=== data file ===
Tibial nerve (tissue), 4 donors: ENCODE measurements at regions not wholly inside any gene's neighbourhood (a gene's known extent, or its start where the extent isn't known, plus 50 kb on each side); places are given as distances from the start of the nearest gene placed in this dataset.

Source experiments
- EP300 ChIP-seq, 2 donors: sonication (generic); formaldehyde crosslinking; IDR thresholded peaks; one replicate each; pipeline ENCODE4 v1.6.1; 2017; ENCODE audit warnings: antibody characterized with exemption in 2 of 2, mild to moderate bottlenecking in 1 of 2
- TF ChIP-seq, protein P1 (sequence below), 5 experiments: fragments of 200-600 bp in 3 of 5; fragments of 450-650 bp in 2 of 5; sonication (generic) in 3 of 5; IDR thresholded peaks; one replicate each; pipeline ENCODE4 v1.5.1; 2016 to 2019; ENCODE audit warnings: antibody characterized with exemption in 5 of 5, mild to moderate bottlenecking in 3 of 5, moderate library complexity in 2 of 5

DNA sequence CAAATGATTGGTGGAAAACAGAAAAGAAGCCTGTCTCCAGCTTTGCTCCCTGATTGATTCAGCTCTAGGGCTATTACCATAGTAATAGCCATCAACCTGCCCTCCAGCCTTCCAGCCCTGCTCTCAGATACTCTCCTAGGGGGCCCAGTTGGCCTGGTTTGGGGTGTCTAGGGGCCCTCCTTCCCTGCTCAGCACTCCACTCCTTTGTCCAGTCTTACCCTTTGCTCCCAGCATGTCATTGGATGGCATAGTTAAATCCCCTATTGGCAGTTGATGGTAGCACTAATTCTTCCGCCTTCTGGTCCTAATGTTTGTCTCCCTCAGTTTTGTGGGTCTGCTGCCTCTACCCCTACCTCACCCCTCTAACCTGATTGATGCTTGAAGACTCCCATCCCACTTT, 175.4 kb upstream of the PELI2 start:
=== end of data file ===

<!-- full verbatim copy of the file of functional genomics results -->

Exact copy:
Tibial nerve (tissue), 4 donors: ENCODE measurements at regions not wholly inside any gene's neighbourhood (a gene's known extent, or its start where the extent isn't known, plus 50 kb on each side); places are given as distances from the start of the nearest gene placed in this dataset.

Source experiments
- EP300 ChIP-seq, 2 donors: sonication (generic); formaldehyde crosslinking; IDR thresholded peaks; one replicate each; pipeline ENCODE4 v1.6.1; 2017; ENCODE audit warnings: antibody characterized with exemption in 2 of 2, mild to moderate bottlenecking in 1 of 2
- TF ChIP-seq, protein P1 (sequence below), 5 experiments: fragments of 200-600 bp in 3 of 5; fragments of 450-650 bp in 2 of 5; sonication (generic) in 3 of 5; IDR thresholded peaks; one replicate each; pipeline ENCODE4 v1.5.1; 2016 to 2019; ENCODE audit warnings: antibody characterized with exemption in 5 of 5, mild to moderate bottlenecking in 3 of 5, moderate library complexity in 2 of 5

DNA sequence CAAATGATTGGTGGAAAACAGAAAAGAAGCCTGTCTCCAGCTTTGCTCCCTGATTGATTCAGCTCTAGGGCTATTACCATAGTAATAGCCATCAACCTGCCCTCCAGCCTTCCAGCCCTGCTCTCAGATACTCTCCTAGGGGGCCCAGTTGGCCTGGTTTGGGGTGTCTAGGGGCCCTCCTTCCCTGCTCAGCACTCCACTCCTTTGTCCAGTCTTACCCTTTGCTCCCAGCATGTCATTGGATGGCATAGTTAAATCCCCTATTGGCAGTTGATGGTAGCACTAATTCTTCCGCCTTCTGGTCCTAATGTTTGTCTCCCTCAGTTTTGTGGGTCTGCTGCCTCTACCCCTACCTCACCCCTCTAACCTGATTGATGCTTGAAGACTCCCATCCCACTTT, 175.4 kb upstream of the PELI2 start: